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Hyde Park, Woodlawn, South Shore

Hyde Park Academy Changes Course; Will Keep 1 Campus Police Officer But Replace Other With New Staff Member

Principal Antonio Ross said the school is positioned well to go to one officer next year and have a staffer trained in restorative justice support different initiatives around the school.

Hyde Park Academy High School, 6220 S. Stony Island Ave.
Maxwell Evans/Block Club Chicago
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WOODLAWN — Hyde Park Academy High School will keep one of its school resource officers and replace its other with a “dean of culture and climate,” marking a shift from the local school council’s vote last week.

The council voted unanimously Thursday to remove one campus police officer and reinvest district funds to hire a “dynamic” dean trained in restorative justice, principal Antonio Ross said.

The new staffer will “support all the different initiatives we have going here at Hyde Park,” Ross said.

Seven of 11 council members voted last Monday to keep both officers, but Ross urged members to reconsider and support the one-officer plan ahead of Thursday’s vote.

“I really do think we need” the dean of culture and climate, he said. “I think that we’re positioned well to go to one [officer] next year, and have this person support different initiatives around the school.”

Chicago Public Schools committed up to $85,000 toward hiring the new staff member if the council voted to remove one officer, he said at the prior meeting.

Ross was one of two council members who voted to keep one officer at last week’s meeting, along with student representative and rising senior Aniah Pore.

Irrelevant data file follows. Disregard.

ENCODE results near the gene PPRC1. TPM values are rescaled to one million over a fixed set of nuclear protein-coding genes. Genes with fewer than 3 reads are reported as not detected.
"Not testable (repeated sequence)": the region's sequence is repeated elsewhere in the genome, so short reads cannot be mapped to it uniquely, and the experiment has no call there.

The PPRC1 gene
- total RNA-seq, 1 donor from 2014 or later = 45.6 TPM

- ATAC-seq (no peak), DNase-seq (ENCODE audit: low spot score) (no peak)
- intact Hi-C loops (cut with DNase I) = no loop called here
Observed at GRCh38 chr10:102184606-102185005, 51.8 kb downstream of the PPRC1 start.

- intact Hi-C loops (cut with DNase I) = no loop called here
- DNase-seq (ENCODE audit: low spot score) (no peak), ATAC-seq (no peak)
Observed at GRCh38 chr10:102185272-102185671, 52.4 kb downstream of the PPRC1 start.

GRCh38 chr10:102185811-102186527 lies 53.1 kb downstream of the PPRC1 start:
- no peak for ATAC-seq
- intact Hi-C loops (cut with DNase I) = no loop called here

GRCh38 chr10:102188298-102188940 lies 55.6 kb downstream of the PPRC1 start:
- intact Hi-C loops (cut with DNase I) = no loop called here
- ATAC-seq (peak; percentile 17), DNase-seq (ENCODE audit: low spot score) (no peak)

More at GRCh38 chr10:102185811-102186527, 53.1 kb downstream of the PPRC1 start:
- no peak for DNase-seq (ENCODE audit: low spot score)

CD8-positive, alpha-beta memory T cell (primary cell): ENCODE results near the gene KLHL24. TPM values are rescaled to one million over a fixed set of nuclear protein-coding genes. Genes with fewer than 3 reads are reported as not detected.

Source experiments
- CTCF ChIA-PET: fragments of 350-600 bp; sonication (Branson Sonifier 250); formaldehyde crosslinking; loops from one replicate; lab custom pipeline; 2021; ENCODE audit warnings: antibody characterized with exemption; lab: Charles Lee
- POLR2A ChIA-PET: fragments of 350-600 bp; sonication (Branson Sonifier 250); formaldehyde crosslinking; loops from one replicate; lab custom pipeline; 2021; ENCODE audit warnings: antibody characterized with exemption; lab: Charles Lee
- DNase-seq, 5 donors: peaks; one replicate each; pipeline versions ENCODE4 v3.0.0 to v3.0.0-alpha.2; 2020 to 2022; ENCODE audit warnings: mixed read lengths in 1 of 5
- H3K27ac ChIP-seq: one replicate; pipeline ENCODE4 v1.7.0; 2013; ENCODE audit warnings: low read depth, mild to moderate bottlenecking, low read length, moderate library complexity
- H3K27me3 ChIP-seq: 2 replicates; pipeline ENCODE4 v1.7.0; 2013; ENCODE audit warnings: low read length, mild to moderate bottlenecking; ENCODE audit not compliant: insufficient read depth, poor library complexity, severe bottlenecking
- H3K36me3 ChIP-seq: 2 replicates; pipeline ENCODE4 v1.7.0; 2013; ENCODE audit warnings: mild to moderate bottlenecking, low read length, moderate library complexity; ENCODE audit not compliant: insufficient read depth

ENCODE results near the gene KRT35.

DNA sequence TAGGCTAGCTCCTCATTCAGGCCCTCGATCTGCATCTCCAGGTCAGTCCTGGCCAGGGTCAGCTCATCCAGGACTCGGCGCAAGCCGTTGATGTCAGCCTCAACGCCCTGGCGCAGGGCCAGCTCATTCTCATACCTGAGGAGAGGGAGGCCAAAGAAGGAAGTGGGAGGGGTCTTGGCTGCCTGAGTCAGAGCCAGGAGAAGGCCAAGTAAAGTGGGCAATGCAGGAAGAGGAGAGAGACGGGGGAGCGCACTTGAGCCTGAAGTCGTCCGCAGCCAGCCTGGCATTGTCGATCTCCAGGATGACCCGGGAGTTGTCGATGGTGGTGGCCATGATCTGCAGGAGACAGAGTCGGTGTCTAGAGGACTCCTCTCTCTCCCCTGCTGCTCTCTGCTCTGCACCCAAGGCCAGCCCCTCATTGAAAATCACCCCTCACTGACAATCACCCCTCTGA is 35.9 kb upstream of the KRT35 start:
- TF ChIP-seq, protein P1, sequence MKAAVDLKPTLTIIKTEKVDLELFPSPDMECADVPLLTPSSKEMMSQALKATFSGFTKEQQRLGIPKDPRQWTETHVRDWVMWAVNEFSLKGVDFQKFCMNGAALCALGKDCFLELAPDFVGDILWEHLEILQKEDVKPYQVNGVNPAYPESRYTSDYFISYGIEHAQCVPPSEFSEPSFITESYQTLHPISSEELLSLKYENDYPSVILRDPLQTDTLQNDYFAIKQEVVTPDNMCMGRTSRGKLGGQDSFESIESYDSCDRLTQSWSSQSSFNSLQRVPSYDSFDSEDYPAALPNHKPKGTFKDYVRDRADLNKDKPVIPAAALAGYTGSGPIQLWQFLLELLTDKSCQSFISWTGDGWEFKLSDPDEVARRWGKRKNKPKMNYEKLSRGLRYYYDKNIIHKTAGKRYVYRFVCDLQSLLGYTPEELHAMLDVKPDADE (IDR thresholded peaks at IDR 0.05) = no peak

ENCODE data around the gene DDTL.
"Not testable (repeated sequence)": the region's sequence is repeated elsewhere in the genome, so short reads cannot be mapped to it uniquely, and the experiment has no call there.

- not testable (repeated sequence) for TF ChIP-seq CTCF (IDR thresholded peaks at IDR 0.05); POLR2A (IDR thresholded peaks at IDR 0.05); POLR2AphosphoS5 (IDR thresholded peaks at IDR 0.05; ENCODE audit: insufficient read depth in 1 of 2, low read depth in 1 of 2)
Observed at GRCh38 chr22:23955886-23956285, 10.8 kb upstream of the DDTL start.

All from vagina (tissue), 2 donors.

The groups Southside Together Organizing for Power and Not Me We, which advocated for replacing both officers with staff trained in restorative justice, celebrated the council’s about-face and vowed Friday to continue their campaign to find “alternatives to police work” at Hyde Park Academy.

“This step is a significant victory for our youth-led campaign which has been pushing to remove all police from the school and reinvest in restorative justice alternatives,” campaign organizers said in a joint statement. “We learned a lot from this experience: we built relationships with students, teachers, parents and community; we got a better understanding of why some teachers, staff and parents support the police in the school; and through this work our youth developed their leadership.”

Members of the public — including Block Club and other reporters — were removed from Thursday’s virtual meeting after it was interrupted by loud noises, cursing and several virtual-reality Kermit the Frogs.

Hyde Park Herald reporter Morley Musick provided Block Club with a recording of the meeting.

Hyde Park Academy’s local school council meetings will return in person for the upcoming school year, though the school may maintain a virtual element, Ross said.

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